Tuesday, 1 November 2016

Holding Up The Universe by Jennifer Niven

Holding Up the UniverseEveryone thinks they know Libby Strout, the girl once dubbed 'America's Fattest Teen'. But no one's taken the time to look past her weight to get to see who she really is. Since her mum's death, she's been picking up the pieces in the privacy of her home, dealing with her heartbroken father and her own grief. Now, Libby's ready: for high school, for new friends, for love, and for EVERY POSSIBILITY LIFE HAS TO OFFER. I know the part I want to play here at MVB High. I want to be the girl who can do anything.

Everyone thinks they know Jack Masselin too. Yes, he's got swagger, but he's also mastered the art of fitting in. What no one knows is that Jack has a secret: he can't recognize faces. Even his own brothers are strangers to him. He's the guy who can re-engineer and rebuild anything, but he can't understand what's going on with the inner workings of his own brain. So he tells himself to play it cool: Be charming. Be hilarious. Don't get too close to anyone.

Until he meets Libby. When the two get tangled up in a cruel high school game which lands them in group counseling, Libby and Jack are both angry, and then surprised. Because the more time they spend together, the less alone they feel. Because sometimes when you meet someone, it changes the world - theirs and yours.

I love a good romantic contemporary with a twist, and this one had that twist and did it wonderfully. Here are two people that could not be more different on the surface but both have hidden depths, fears and hopes that they can't share with anyone else. And all it took was a punch in the face to bring them together! 

First off, it was really interesting to see a different perspective with Jack's prosopagnosia - something that isn't seen very often in a lot of media but is apparently more common than autism. Jack's narrative was all kinds of adorable and nervous; he had this innate confidence about him but he couldn't recognise anyone. Even in his own home, it was 'the woman who is probably my mum'. Which is daft because I can tell who is coming up the stairs with my eyes closed (my dad has particularly heavy footsteps) but I can see his point: he doesn't see people for their faces but their characteristics, their attitudes, even their hair styles, and that must be very difficult.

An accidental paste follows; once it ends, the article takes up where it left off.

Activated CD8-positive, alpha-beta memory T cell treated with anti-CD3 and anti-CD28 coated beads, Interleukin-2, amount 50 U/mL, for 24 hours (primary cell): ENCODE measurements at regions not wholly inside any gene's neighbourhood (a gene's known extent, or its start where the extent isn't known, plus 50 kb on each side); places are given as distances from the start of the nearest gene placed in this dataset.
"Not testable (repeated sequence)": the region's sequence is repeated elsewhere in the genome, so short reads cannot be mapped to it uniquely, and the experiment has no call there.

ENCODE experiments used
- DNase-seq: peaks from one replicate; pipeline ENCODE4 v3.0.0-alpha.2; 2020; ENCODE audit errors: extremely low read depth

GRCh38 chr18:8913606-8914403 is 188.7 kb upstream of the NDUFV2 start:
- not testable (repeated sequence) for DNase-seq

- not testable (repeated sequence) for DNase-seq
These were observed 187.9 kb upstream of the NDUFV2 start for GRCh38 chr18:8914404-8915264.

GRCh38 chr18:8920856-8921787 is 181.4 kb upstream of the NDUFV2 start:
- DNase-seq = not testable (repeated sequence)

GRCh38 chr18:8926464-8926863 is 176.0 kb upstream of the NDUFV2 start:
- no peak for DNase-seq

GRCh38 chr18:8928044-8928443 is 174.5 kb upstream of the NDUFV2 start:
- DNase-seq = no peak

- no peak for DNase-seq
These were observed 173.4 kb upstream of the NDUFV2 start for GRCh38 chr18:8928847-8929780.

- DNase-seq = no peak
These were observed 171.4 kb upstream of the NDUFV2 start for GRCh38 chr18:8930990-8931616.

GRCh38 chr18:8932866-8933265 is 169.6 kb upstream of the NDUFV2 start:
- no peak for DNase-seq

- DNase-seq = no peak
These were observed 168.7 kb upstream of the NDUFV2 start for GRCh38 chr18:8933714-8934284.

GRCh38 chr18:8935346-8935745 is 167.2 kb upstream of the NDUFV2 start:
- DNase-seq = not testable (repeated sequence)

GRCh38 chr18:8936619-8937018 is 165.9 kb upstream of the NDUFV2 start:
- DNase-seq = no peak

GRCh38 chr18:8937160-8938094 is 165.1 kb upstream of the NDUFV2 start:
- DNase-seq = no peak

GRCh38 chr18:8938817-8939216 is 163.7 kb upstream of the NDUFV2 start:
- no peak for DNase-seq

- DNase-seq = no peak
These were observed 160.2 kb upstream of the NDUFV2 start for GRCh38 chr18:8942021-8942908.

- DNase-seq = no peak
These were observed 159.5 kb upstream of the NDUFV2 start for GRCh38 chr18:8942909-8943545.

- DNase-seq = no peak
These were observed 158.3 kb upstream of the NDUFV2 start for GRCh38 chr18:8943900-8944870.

Libby, I immediately loved - I could completely understand her grief and how her hurt warped her relationship with food. It all just sucked but she had managed to turn it around and had come so far, she was just incredibly brave for facing her demons. 

Jack I took a bit longer to warm to - he had a swagger about him that was proper cool but also a a distraction and defensive mechanism. That brave face he put on did nothing to warm me to him, as that was its purpose: to prove to the outside world he was normal, really, but all it did was distract from his insecurities. With Libby, her insecurities were obvious and her brave face was different, she almost played up to them, to show her bullies that they couldn't hurt her.

Even though I had my little issues with it, Niven has once again knocked it out of the park and given a greatly realistic love story while bridging the gap between obvious differences.

Published 6th October 2016 by Penguin. Thank you to the publisher and Netgalley for my copy in exchange for an honest review.

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